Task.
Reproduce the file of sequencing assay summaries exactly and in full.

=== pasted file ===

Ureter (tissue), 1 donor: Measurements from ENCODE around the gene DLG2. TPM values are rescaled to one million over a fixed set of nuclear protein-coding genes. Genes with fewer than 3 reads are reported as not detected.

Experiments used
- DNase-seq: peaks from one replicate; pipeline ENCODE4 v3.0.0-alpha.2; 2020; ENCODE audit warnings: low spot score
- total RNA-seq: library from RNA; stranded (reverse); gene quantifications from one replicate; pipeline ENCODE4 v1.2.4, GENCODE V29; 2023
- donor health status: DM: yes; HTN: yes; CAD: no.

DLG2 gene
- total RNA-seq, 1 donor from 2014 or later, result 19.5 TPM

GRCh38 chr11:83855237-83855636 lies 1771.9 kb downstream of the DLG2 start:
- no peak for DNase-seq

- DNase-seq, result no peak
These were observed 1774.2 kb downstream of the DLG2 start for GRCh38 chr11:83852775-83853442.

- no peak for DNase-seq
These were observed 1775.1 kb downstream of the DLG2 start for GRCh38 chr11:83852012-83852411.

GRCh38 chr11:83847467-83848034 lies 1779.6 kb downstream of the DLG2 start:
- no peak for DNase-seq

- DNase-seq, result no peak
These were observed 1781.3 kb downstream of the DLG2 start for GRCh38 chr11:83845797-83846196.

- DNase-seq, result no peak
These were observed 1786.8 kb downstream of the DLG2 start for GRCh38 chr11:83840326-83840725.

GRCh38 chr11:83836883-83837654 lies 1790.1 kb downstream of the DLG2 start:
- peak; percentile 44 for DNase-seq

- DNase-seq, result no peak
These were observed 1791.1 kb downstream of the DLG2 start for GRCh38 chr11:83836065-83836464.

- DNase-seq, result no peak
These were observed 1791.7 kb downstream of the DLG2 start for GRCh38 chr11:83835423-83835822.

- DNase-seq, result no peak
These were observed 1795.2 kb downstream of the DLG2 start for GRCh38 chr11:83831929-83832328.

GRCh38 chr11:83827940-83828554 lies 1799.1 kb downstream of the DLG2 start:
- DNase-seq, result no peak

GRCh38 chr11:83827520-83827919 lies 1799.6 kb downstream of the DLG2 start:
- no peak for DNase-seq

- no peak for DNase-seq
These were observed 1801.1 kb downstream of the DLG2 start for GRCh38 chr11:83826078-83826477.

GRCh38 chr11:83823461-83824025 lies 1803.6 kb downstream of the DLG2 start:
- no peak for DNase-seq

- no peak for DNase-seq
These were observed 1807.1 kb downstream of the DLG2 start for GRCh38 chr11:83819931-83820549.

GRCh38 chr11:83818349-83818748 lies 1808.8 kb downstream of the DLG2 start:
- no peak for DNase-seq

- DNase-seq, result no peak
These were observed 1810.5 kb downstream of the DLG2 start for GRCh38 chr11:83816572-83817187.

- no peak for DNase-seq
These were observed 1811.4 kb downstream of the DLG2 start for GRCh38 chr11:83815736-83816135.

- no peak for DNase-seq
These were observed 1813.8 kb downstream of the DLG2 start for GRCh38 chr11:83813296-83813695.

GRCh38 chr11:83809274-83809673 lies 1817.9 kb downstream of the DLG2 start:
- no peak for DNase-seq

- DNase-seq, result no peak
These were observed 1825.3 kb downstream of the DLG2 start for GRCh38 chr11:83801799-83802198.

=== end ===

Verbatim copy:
Ureter (tissue), 1 donor: Measurements from ENCODE around the gene DLG2. TPM values are rescaled to one million over a fixed set of nuclear protein-coding genes. Genes with fewer than 3 reads are reported as not detected.

Experiments used
- DNase-seq: peaks from one replicate; pipeline ENCODE4 v3.0.0-alpha.2; 2020; ENCODE audit warnings: low spot score
- total RNA-seq: library from RNA; stranded (reverse); gene quantifications from one replicate; pipeline ENCODE4 v1.2.4, GENCODE V29; 2023
- donor health status: DM: yes; HTN: yes; CAD: no.

DLG2 gene
- total RNA-seq, 1 donor from 2014 or later, result 19.5 TPM

GRCh38 chr11:83855237-83855636 lies 1771.9 kb downstream of the DLG2 start:
- no peak for DNase-seq

- DNase-seq, result no peak
These were observed 1774.2 kb downstream of the DLG2 start for GRCh38 chr11:83852775-83853442.

- no peak for DNase-seq
These were observed 1775.1 kb downstream of the DLG2 start for GRCh38 chr11:83852012-83852411.

GRCh38 chr11:83847467-83848034 lies 1779.6 kb downstream of the DLG2 start:
- no peak for DNase-seq

- DNase-seq, result no peak
These were observed 1781.3 kb downstream of the DLG2 start for GRCh38 chr11:83845797-83846196.

- DNase-seq, result no peak
These were observed 1786.8 kb downstream of the DLG2 start for GRCh38 chr11:83840326-83840725.

GRCh38 chr11:83836883-83837654 lies 1790.1 kb downstream of the DLG2 start:
- peak; percentile 44 for DNase-seq

- DNase-seq, result no peak
These were observed 1791.1 kb downstream of the DLG2 start for GRCh38 chr11:83836065-83836464.

- DNase-seq, result no peak
These were observed 1791.7 kb downstream of the DLG2 start for GRCh38 chr11:83835423-83835822.

- DNase-seq, result no peak
These were observed 1795.2 kb downstream of the DLG2 start for GRCh38 chr11:83831929-83832328.

GRCh38 chr11:83827940-83828554 lies 1799.1 kb downstream of the DLG2 start:
- DNase-seq, result no peak

GRCh38 chr11:83827520-83827919 lies 1799.6 kb downstream of the DLG2 start:
- no peak for DNase-seq

- no peak for DNase-seq
These were observed 1801.1 kb downstream of the DLG2 start for GRCh38 chr11:83826078-83826477.

GRCh38 chr11:83823461-83824025 lies 1803.6 kb downstream of the DLG2 start:
- no peak for DNase-seq

- no peak for DNase-seq
These were observed 1807.1 kb downstream of the DLG2 start for GRCh38 chr11:83819931-83820549.

GRCh38 chr11:83818349-83818748 lies 1808.8 kb downstream of the DLG2 start:
- no peak for DNase-seq

- DNase-seq, result no peak
These were observed 1810.5 kb downstream of the DLG2 start for GRCh38 chr11:83816572-83817187.

- no peak for DNase-seq
These were observed 1811.4 kb downstream of the DLG2 start for GRCh38 chr11:83815736-83816135.

- no peak for DNase-seq
These were observed 1813.8 kb downstream of the DLG2 start for GRCh38 chr11:83813296-83813695.

GRCh38 chr11:83809274-83809673 lies 1817.9 kb downstream of the DLG2 start:
- no peak for DNase-seq

- DNase-seq, result no peak
These were observed 1825.3 kb downstream of the DLG2 start for GRCh38 chr11:83801799-83802198.